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Know your tokens: Defining “digital assets”

Mon 10 Feb 2020 | Xinshu Dong

Not all tokens are created equally. CEO and co-founder of RockX, Xinshu Dong, breaks down tokenisation 

While the term “digital asset” is cropping up more and more in the media and financial markets, it remains shrouded in uncertainty. Despite growing awareness of “digital assets”, many remain uncertain as to what the term means, and whether there is real value in this nascent market. 

This is undoubtedly the result of the chequered history of the digital asset and cryptocurrency space. These terms have been viewed as somewhat interchangeable, leading to confusion and misconceptions surrounding the nature, purpose, and viability of digital asset classes across industries. 

In order to uncover the potential value of digital assets for financial actors and institutions, it is important first to demystify what we mean when discussing this new asset class, before outlining how the future of finance may well be based on the “blockchain boom” of recent years.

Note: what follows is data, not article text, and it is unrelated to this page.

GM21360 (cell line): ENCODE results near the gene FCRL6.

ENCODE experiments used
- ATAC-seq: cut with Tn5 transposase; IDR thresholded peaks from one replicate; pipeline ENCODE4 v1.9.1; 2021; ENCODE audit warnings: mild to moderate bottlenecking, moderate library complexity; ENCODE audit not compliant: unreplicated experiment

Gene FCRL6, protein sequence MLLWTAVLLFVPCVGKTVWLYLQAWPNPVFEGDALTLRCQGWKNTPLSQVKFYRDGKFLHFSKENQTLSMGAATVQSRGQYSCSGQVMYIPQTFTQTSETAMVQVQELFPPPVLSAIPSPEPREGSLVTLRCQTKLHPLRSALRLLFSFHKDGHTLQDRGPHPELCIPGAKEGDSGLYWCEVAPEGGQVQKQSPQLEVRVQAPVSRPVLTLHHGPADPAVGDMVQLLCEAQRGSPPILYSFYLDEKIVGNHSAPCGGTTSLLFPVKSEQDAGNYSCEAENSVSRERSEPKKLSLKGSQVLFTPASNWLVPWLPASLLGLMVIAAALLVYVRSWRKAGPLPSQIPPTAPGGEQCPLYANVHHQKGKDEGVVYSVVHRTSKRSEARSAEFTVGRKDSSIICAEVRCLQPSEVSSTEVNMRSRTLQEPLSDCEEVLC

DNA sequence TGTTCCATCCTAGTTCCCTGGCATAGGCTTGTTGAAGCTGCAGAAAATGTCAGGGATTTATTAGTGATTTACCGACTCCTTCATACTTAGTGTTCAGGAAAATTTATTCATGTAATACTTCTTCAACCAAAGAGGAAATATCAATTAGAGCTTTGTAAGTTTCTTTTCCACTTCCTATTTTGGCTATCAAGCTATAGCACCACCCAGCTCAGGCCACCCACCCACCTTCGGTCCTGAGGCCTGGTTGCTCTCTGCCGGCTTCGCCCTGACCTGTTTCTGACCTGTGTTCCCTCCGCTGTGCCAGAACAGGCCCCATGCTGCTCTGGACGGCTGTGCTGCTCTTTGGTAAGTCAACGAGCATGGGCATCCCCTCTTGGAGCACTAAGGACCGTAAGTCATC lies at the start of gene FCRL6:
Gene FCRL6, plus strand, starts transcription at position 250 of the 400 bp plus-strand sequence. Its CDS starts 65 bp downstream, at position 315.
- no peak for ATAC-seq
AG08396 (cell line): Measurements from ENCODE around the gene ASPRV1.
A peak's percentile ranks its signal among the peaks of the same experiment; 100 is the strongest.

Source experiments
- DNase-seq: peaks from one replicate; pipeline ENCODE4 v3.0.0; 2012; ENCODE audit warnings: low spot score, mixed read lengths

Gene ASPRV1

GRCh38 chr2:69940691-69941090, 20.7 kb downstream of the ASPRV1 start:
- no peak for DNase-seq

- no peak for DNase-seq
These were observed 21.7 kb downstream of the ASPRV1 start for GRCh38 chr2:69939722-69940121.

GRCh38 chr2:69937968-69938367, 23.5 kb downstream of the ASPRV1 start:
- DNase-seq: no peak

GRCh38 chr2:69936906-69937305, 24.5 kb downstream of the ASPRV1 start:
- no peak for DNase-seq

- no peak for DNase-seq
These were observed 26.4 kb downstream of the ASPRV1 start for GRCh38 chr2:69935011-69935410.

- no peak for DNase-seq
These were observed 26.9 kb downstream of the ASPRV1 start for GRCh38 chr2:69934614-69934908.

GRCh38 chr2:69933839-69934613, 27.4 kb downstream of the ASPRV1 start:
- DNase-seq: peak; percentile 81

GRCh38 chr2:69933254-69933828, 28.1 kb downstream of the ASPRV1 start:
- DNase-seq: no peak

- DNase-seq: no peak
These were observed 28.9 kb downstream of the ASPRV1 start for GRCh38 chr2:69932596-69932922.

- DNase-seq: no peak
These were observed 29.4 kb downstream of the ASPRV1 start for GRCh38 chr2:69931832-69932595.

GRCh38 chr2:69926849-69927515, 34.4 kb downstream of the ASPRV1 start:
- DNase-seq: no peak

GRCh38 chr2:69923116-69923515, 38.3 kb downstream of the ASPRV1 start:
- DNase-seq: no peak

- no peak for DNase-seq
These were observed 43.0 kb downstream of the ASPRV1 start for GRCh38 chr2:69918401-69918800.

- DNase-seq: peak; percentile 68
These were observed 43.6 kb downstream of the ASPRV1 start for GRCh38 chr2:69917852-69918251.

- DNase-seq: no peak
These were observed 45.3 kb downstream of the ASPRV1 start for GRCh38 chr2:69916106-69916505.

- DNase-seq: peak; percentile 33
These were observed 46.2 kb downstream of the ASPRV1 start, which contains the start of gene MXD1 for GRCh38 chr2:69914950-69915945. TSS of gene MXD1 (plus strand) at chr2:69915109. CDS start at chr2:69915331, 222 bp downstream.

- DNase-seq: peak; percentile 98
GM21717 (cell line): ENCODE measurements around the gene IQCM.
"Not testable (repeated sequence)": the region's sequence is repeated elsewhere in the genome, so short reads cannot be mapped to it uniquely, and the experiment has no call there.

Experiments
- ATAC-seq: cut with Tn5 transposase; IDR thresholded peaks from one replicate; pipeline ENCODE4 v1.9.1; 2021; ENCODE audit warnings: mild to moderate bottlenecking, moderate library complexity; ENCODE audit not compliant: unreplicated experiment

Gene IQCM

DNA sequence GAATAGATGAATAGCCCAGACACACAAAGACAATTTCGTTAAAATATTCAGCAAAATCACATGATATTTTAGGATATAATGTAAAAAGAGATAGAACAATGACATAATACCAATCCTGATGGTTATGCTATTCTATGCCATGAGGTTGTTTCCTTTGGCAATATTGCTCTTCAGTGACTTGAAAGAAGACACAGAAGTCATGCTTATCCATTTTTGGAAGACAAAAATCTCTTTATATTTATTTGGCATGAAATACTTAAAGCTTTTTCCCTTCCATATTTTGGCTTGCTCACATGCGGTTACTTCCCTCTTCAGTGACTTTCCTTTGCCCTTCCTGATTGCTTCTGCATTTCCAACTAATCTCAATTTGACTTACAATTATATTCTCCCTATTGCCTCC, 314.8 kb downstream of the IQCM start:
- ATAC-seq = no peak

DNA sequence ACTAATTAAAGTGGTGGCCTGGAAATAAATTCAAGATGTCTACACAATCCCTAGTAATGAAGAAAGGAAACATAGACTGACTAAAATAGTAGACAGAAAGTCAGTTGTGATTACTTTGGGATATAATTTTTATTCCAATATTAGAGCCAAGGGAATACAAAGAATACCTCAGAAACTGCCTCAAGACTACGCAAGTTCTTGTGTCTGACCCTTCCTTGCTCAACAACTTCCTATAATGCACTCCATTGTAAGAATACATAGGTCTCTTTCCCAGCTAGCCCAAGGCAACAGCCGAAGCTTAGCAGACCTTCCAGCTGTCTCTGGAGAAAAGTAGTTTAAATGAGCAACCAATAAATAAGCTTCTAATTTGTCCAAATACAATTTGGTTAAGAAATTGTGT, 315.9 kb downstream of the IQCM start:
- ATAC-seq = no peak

Bitcoins? Cryptocurrencies? Black Market Money? Defining “Digital Asset”

Perhaps the best known digital asset is the leading cryptocurrency, bitcoin. Bitcoin has been labelled everything from an online payments mechanism to digital gold to black-market money since it went live in 2008. 

Having witnessed a meteoric rise in value in 2017 and 2018, peaking at more than $20,000 USD, before plummeting to almost $3,000 just 12 months later—it is safe to say that bitcoin has helped generate much publicity and mainstream attention for the broader digital asset space. But what exactly are digital assets?